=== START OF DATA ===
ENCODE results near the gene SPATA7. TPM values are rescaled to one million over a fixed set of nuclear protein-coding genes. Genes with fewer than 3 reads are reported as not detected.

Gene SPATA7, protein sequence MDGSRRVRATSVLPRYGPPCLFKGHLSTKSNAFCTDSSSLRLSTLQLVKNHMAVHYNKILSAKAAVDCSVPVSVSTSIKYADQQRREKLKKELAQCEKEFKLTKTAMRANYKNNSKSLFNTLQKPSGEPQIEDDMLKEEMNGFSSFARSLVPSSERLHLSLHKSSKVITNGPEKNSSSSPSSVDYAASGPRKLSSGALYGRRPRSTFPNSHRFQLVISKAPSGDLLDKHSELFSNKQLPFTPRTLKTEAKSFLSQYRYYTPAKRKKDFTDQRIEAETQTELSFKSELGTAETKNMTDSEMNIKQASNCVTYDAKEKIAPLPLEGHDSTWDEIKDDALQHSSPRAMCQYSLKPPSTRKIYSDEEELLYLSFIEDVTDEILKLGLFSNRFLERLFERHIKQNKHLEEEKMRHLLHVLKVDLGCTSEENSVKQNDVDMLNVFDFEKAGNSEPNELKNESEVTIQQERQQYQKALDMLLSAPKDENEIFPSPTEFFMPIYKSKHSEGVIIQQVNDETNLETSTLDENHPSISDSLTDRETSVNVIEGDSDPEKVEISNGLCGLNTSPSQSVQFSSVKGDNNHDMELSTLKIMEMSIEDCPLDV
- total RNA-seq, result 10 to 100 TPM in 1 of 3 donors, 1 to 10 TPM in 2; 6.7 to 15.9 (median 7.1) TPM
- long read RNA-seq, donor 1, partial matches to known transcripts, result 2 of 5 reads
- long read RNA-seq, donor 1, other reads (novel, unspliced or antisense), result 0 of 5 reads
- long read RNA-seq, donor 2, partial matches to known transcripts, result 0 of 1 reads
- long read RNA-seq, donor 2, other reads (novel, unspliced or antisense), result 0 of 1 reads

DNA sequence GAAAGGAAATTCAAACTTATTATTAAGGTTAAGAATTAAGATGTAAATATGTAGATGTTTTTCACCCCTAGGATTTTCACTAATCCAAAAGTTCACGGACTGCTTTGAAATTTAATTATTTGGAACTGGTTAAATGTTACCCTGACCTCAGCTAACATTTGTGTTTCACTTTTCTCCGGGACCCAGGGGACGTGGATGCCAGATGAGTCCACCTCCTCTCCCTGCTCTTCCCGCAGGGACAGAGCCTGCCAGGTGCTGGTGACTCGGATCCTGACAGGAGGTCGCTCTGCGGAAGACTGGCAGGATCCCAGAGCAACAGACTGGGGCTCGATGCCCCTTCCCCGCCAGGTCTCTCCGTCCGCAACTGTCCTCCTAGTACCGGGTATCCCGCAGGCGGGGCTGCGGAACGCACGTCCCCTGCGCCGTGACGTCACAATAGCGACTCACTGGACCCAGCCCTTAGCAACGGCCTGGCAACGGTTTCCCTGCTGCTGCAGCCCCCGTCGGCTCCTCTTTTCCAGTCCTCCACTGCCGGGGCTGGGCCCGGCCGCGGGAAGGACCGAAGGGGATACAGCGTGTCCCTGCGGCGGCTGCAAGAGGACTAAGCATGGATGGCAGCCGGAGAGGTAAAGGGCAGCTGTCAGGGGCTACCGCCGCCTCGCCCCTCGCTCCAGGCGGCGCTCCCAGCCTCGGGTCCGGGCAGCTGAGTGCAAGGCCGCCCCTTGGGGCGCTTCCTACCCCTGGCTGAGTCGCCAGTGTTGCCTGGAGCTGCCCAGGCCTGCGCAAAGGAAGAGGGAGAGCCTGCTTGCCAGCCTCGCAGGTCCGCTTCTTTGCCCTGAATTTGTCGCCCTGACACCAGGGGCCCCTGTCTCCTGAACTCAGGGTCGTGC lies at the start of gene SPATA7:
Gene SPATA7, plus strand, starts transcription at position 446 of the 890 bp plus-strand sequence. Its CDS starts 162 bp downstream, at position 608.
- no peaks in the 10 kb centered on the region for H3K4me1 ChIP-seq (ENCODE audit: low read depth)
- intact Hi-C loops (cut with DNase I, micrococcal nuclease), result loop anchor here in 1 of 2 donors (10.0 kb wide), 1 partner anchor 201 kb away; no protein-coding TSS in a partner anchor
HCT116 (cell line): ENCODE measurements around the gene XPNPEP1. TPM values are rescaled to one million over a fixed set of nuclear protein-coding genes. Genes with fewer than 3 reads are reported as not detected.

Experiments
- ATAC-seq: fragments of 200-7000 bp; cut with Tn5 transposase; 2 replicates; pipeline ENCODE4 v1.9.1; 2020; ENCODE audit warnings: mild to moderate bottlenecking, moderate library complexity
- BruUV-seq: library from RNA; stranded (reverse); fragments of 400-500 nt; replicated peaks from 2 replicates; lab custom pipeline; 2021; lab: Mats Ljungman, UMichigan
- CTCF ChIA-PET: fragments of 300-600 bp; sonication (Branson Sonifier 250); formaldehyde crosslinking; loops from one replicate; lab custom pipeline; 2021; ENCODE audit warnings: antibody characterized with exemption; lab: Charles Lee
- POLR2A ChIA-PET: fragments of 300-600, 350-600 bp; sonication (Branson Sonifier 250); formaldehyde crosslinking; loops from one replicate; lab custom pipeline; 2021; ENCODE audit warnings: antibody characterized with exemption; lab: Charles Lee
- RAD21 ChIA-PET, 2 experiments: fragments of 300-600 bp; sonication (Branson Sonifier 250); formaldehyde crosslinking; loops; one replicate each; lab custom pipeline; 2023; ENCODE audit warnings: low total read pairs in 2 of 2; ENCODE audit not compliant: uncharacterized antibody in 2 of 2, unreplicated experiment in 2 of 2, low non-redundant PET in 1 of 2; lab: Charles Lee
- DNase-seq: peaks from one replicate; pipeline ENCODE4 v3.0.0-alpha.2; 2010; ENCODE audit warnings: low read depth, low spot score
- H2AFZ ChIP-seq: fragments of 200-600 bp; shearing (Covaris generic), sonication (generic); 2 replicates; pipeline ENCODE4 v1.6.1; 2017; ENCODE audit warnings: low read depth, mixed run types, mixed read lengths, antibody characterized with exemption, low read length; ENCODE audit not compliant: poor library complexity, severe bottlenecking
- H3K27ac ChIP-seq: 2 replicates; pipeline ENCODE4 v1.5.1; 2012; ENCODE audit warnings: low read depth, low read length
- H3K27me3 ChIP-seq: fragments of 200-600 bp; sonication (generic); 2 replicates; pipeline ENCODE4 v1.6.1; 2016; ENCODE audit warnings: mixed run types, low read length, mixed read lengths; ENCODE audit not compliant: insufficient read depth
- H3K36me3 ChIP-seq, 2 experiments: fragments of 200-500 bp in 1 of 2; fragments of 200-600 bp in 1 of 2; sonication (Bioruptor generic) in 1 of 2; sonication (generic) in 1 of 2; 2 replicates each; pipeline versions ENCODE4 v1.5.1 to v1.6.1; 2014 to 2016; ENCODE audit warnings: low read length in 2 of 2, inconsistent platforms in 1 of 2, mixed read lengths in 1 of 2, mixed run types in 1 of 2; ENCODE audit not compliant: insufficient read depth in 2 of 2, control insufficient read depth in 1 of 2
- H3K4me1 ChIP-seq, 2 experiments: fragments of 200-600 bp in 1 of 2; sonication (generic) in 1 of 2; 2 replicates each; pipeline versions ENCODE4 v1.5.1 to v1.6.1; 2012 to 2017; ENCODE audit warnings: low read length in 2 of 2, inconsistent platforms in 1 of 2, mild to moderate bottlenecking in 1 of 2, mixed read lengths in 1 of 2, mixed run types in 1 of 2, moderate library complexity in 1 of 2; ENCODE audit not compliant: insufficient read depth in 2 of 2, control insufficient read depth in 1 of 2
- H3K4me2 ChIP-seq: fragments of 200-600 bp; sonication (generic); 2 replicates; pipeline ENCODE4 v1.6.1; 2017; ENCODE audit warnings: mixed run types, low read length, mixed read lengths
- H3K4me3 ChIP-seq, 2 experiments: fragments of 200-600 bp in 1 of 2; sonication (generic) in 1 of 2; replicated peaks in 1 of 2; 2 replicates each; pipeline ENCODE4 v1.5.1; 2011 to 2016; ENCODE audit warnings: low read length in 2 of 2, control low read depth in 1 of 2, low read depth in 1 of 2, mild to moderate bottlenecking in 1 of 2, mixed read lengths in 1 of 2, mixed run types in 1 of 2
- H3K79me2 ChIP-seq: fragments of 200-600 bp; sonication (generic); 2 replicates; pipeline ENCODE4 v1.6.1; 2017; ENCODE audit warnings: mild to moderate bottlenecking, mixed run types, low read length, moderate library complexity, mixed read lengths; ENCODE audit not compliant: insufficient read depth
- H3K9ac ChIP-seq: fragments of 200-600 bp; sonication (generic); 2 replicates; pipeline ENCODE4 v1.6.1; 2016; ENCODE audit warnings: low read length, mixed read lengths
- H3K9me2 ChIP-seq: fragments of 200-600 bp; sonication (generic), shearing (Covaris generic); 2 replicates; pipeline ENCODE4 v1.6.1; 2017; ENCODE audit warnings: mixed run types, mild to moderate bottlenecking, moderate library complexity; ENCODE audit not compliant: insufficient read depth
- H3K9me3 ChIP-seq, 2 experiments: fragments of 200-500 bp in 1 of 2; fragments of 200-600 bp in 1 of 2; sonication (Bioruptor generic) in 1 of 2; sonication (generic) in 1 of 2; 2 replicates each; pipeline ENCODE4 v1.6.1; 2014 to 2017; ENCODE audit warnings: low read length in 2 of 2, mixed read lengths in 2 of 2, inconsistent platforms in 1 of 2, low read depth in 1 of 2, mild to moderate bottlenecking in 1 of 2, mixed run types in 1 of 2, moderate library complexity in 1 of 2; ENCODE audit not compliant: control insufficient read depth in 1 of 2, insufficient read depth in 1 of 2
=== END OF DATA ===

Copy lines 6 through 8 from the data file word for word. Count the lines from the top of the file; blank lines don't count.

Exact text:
- long read RNA-seq, donor 2, partial matches to known transcripts, result 0 of 1 reads
- long read RNA-seq, donor 2, other reads (novel, unspliced or antisense), result 0 of 1 reads

DNA sequence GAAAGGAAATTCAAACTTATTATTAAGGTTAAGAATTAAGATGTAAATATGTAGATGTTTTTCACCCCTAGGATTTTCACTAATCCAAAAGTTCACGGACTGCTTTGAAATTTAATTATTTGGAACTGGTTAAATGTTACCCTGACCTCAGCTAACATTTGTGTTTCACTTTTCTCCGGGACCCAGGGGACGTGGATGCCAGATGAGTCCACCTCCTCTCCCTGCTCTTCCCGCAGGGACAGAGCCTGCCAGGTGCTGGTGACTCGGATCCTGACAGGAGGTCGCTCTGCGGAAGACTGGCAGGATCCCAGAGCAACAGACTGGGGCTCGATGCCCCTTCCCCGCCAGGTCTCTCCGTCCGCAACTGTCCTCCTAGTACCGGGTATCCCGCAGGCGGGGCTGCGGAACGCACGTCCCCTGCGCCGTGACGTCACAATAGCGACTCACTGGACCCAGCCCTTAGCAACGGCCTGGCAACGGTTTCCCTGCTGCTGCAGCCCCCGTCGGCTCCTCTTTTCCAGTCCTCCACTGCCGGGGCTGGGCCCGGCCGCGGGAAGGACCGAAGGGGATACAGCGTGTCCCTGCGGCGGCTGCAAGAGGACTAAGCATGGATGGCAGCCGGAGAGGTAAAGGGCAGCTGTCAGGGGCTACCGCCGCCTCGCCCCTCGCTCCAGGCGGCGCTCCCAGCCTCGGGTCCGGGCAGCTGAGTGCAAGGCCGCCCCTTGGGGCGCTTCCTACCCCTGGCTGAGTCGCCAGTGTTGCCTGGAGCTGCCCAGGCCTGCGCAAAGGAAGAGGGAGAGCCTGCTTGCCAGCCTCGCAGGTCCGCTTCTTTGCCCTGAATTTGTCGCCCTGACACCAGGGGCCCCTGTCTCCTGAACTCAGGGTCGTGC lies at the start of gene SPATA7: